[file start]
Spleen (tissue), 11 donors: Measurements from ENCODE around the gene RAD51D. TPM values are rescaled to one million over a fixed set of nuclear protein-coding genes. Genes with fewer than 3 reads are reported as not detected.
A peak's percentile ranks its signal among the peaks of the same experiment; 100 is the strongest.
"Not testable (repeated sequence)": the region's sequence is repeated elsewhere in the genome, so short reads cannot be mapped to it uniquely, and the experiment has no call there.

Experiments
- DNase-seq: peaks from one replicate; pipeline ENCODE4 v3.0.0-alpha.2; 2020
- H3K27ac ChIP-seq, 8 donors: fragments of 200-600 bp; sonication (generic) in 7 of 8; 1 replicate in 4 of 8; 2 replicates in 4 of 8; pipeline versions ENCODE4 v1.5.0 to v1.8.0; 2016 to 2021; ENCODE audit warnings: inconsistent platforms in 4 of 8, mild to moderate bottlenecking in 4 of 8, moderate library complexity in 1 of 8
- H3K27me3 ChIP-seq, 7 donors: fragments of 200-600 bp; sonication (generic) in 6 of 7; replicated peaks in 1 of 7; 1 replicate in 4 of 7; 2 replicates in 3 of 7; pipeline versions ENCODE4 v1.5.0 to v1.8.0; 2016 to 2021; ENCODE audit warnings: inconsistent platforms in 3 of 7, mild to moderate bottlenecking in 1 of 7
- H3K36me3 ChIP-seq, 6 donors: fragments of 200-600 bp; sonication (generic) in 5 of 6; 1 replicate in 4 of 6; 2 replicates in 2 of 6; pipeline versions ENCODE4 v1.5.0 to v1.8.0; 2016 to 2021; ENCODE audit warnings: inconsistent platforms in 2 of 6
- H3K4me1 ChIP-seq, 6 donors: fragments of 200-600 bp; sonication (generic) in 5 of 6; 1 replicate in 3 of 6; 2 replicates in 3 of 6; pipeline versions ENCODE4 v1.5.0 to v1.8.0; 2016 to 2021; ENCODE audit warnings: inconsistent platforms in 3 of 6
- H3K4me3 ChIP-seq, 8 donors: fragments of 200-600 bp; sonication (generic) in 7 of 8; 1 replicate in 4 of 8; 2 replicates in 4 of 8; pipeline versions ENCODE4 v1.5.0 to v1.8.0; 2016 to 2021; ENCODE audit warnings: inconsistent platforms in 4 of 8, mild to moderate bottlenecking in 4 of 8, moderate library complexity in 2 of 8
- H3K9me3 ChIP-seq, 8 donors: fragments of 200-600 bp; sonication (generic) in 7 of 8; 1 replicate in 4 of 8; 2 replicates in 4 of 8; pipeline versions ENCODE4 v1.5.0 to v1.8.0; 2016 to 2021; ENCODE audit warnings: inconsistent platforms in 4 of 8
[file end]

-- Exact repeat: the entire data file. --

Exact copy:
Spleen (tissue), 11 donors: Measurements from ENCODE around the gene RAD51D. TPM values are rescaled to one million over a fixed set of nuclear protein-coding genes. Genes with fewer than 3 reads are reported as not detected.
A peak's percentile ranks its signal among the peaks of the same experiment; 100 is the strongest.
"Not testable (repeated sequence)": the region's sequence is repeated elsewhere in the genome, so short reads cannot be mapped to it uniquely, and the experiment has no call there.

Experiments
- DNase-seq: peaks from one replicate; pipeline ENCODE4 v3.0.0-alpha.2; 2020
- H3K27ac ChIP-seq, 8 donors: fragments of 200-600 bp; sonication (generic) in 7 of 8; 1 replicate in 4 of 8; 2 replicates in 4 of 8; pipeline versions ENCODE4 v1.5.0 to v1.8.0; 2016 to 2021; ENCODE audit warnings: inconsistent platforms in 4 of 8, mild to moderate bottlenecking in 4 of 8, moderate library complexity in 1 of 8
- H3K27me3 ChIP-seq, 7 donors: fragments of 200-600 bp; sonication (generic) in 6 of 7; replicated peaks in 1 of 7; 1 replicate in 4 of 7; 2 replicates in 3 of 7; pipeline versions ENCODE4 v1.5.0 to v1.8.0; 2016 to 2021; ENCODE audit warnings: inconsistent platforms in 3 of 7, mild to moderate bottlenecking in 1 of 7
- H3K36me3 ChIP-seq, 6 donors: fragments of 200-600 bp; sonication (generic) in 5 of 6; 1 replicate in 4 of 6; 2 replicates in 2 of 6; pipeline versions ENCODE4 v1.5.0 to v1.8.0; 2016 to 2021; ENCODE audit warnings: inconsistent platforms in 2 of 6
- H3K4me1 ChIP-seq, 6 donors: fragments of 200-600 bp; sonication (generic) in 5 of 6; 1 replicate in 3 of 6; 2 replicates in 3 of 6; pipeline versions ENCODE4 v1.5.0 to v1.8.0; 2016 to 2021; ENCODE audit warnings: inconsistent platforms in 3 of 6
- H3K4me3 ChIP-seq, 8 donors: fragments of 200-600 bp; sonication (generic) in 7 of 8; 1 replicate in 4 of 8; 2 replicates in 4 of 8; pipeline versions ENCODE4 v1.5.0 to v1.8.0; 2016 to 2021; ENCODE audit warnings: inconsistent platforms in 4 of 8, mild to moderate bottlenecking in 4 of 8, moderate library complexity in 2 of 8
- H3K9me3 ChIP-seq, 8 donors: fragments of 200-600 bp; sonication (generic) in 7 of 8; 1 replicate in 4 of 8; 2 replicates in 4 of 8; pipeline versions ENCODE4 v1.5.0 to v1.8.0; 2016 to 2021; ENCODE audit warnings: inconsistent platforms in 4 of 8